The year is coming to a close, so it’s a great time to take a look back at the companies you own and how they fared in 2011, writes The Motley Fool.
For shareholders of Berkshire Hathaway, it wasn’t a year to cheer about, as the stock trailed the performance of the S&P 500. The graph below says it all:
Source: Yahoo! Finance.
A quick look at Berkshire Hathaway
|Market Capitalisation||$189 billion|
|Total Year-to-Date Stock Return||(5%)|
|1-Year Book Value Growth||6%|
|Book Value Multiple||1.18|
But the performance of a company’s stock doesn’t always tell the full story when it comes to how the company fared. So let’s dig in and take a closer look at the key developments for Berkshire in 2011.
What went down in 2011
Berkshire Hathaway is a lot of things. It’s the investment vehicle of Warren Buffett. It’s the proud owner of railroad operator Burlington Northern Santa Fe. It’s the parent of dairy-delight slinger Dairy Queen. But in a very big way, it’s an insurer.
Through a collection of insurance businesses, Berkshire covers a variety of risks including standard auto (GEICO), general reinsurance (the aptly named General Re), and catastrophe reinsurance (Berkshire Hathaway Reinsurance). Insurance in general is a cyclical business that goes through tougher times when there’s a lot of capital chasing the risks to be insured. We’re in that tougher part of the cycle now and it’s putting pressure on the profits for insurance companies.
At the same time, insurance companies that cover catastrophes can be hit hard when there are unusually large disasters that take place. For 2011, the massive earthquake and tsunami in Japan was just that type of disaster.
One big drag
Add that all up and what you’ve got is a big drag on what makes up a lot of Berkshire’s business. Obviously these aren’t just Berkshire’s issues — they’re affecting the entire industry from QBE Insurance Group Limited (ASX: QBE), Insurance Australia Group Limited (ASX: IAG) to Suncorp Group Ltd. (ASX: SUN).
At the same time, though, Berkshire isn’t getting any help from a sluggish economy. With many of its non-insurance businesses — like Burlington Northern, manufacturer Marmon, and retailer RC Willey — dependent on a healthy economy for growth, the slowly creeping U.S economic recovery is an additional drag on the overall results.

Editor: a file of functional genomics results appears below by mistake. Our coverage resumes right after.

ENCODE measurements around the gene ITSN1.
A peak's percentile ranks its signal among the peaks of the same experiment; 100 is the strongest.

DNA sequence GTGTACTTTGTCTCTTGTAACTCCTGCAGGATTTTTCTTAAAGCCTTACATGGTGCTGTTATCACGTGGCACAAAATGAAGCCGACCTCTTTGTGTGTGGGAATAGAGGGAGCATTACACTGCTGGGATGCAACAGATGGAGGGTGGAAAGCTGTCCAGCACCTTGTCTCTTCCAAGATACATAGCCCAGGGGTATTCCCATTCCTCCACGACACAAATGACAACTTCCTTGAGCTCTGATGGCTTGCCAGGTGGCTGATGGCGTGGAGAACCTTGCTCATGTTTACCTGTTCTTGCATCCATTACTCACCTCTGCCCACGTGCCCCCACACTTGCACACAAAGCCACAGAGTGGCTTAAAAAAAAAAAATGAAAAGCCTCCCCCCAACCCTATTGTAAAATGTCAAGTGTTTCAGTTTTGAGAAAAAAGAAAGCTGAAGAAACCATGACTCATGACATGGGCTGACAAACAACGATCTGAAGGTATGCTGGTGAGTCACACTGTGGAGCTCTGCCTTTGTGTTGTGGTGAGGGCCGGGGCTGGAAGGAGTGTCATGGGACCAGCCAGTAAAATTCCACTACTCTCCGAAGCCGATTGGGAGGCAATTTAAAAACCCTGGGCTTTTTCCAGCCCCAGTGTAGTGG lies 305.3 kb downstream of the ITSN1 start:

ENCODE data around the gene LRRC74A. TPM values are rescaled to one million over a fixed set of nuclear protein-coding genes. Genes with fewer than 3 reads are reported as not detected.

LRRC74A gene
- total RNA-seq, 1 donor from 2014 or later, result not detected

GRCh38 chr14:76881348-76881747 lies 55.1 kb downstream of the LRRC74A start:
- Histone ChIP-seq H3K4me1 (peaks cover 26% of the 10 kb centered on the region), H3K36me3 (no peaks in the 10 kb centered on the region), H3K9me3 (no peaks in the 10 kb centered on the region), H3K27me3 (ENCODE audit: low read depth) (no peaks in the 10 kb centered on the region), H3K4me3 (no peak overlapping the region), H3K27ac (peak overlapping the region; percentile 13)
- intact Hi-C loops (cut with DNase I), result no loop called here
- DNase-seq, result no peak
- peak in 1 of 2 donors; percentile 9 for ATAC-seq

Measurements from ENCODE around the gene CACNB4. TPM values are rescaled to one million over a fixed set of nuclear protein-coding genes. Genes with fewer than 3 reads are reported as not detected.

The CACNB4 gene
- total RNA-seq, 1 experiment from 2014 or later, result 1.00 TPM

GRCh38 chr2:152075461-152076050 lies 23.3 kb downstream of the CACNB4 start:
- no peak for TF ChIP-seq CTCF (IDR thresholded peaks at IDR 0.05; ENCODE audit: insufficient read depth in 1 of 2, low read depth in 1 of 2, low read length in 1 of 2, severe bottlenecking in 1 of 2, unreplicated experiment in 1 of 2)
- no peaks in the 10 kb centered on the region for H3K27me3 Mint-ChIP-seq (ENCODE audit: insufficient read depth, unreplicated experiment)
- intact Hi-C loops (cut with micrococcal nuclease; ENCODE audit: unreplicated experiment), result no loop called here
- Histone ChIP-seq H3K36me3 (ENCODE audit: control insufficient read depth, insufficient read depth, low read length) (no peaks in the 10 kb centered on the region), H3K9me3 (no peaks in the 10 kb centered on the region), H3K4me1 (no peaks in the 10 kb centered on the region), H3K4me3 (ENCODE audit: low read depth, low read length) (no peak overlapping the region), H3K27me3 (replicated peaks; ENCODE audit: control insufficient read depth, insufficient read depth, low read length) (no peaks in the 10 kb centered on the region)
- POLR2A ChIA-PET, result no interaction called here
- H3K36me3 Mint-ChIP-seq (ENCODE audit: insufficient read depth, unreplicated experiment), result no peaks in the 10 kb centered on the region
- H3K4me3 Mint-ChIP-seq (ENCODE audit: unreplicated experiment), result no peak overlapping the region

All of this, however, may have been overshadowed in 2011 by a major announcement by Buffett and Berkshire. Back in September, Berkshire’s board authorised the company to start buying back Berkshire stock.
When one of the best investors ever says buy…
While stock buybacks may be somewhat of a yawn for many companies — particularly since many companies don’t do a great job buying back stock — this is a huge announcement for Berkshire. Widely considered one of the best investors of our time, Buffett doesn’t take buying a stock lightly. In other words, if he’s ready to buy back Berkshire’s stock, it means that the stock is cheap. And not just cheap, really cheap.
Of course, that wasn’t the only surprise from Buffett this year. Stepping out of his oft-repeated refrain of (I’m paraphrasing here) “I don’t get tech, so I’m not going to invest in it,” Buffett announced a significant investment in tech heavyweight IBM. We shouldn’t expect to see tech making significant inroads in the Berkshire portfolio, but it certainly punches a big hole in the scepticism over old dogs and new tricks.
Boy, does he love dividends
Berkshire Hathaway doesn’t pay a dividend. Shareholders likely believe that Warren Buffett does a darn good job reinvesting the company’s cash. Interestingly, though, basically all of Berkshire’s major investments — including Coca-Cola, IBM, and Wells Fargo — are dividend payers.
For investors who want to add an ASX growing dividend payer to their portfolio, our free special report — “The Motley Fool’s Top Stock for 2012” — is a great place to start. Grab a free copy of that report by clicking here.